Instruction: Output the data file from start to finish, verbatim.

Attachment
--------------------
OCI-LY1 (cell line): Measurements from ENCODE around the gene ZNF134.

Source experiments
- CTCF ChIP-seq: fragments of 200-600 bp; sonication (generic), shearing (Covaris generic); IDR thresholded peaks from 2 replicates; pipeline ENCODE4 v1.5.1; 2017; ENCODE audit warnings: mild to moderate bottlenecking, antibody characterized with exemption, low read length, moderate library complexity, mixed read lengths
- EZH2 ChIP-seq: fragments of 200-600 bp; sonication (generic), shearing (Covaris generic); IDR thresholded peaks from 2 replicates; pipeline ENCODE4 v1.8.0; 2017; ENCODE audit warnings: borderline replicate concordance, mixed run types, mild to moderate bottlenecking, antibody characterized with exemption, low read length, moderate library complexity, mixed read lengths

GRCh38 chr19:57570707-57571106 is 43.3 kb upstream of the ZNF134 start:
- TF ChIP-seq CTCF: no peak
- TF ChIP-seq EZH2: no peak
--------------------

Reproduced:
OCI-LY1 (cell line): Measurements from ENCODE around the gene ZNF134.

Source experiments
- CTCF ChIP-seq: fragments of 200-600 bp; sonication (generic), shearing (Covaris generic); IDR thresholded peaks from 2 replicates; pipeline ENCODE4 v1.5.1; 2017; ENCODE audit warnings: mild to moderate bottlenecking, antibody characterized with exemption, low read length, moderate library complexity, mixed read lengths
- EZH2 ChIP-seq: fragments of 200-600 bp; sonication (generic), shearing (Covaris generic); IDR thresholded peaks from 2 replicates; pipeline ENCODE4 v1.8.0; 2017; ENCODE audit warnings: borderline replicate concordance, mixed run types, mild to moderate bottlenecking, antibody characterized with exemption, low read length, moderate library complexity, mixed read lengths

GRCh38 chr19:57570707-57571106 is 43.3 kb upstream of the ZNF134 start:
- TF ChIP-seq CTCF: no peak
- TF ChIP-seq EZH2: no peak